The Agenda

Sticking Up for the IRS

After a horrible terrorist attack, the daughter of the terrorist defended her father’s actions in a moment of grief and panic. Later, after reflecting on her remarks, she retracted her statement. TPMMuckraker reported this story earlier today. I’m sorry to see that they haven’t adjusted their headline to reflect the update. I can’t imagine how I’d feel if someone I care about very deeply committed a heinous crime, and I can’t imagine what I’d say under the circumstances. 

Though I’ll be the first to condemn any terrorist attack, an attack on the IRS hits close to home. This might sound a bit sappy, but here goes: My father is an accountant and he taught me to have a tremendous respect for the IRS. As you might know, lots of people try to pressure their accountants into cutting corners on their taxes, and my father can’t stand it. He doesn’t think that the IRS is perfect, but he’s a firm believer in the notion that paying taxes is a central obligation for those of us lucky enough to live under one of the world’s freer, more secure countries. I definitely think that taxes should be low. But I also think that the IRS should get the resources it needs to do its job well. I also think that we need to scale back the insane administrative complexity that is imposed on the IRS as well as on taxpayers. Blaming IRS employees for decisions made by Congress is crazy. People tend to hate taxes and love spending. Well, if you love your Joint Strike Fighter or your Interstate Highway System or your Social Security, you should learn to at least begrudgingly appreciate the women and men who do a thankless and often very difficult job at an underresourced agency that is the subject of near-constant political attacks. And I say this as the kind of person who thinks that plenty of other federal agencies need to either shrink or go out of business.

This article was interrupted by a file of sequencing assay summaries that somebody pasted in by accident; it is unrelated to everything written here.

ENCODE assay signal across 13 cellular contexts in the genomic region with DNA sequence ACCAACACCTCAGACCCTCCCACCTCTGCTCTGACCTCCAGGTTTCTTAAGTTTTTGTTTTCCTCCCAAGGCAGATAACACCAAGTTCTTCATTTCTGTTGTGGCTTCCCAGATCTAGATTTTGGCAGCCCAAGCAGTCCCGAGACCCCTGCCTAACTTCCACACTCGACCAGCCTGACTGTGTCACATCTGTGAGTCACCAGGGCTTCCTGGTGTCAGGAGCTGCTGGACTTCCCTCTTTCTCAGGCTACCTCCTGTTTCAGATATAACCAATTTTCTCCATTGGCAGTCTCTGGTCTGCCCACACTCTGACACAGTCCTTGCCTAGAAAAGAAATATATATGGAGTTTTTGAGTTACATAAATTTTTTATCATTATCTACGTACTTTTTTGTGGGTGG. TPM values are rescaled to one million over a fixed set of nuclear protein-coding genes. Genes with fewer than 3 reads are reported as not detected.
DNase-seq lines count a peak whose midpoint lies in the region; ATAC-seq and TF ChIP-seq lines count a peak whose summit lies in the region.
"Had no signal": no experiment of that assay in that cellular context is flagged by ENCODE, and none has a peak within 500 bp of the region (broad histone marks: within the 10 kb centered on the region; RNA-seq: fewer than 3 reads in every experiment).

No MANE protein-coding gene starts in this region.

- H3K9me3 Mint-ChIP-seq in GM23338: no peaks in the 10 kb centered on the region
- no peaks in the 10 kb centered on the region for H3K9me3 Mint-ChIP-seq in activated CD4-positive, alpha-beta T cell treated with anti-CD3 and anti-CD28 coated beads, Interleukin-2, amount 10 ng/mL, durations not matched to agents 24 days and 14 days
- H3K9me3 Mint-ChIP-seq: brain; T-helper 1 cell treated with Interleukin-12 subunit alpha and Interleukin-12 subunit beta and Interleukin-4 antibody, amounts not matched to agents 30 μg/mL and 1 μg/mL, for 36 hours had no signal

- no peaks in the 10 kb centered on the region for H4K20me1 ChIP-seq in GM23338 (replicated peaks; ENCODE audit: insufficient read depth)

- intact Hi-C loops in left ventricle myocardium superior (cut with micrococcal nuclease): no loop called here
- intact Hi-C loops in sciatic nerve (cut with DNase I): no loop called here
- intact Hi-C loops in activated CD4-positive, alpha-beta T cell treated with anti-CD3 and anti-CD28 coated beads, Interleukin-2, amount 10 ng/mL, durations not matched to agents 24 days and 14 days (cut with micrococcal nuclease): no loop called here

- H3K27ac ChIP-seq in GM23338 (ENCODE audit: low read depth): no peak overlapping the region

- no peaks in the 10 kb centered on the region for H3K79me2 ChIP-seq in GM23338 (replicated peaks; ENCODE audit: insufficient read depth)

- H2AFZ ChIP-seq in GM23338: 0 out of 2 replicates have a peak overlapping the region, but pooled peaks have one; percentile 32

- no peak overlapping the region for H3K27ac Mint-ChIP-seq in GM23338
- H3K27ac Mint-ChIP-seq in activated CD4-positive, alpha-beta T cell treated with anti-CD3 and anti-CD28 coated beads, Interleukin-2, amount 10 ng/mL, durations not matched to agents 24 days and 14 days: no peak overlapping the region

Reihan Salam is president of the Manhattan Institute and a contributing editor of National Review.

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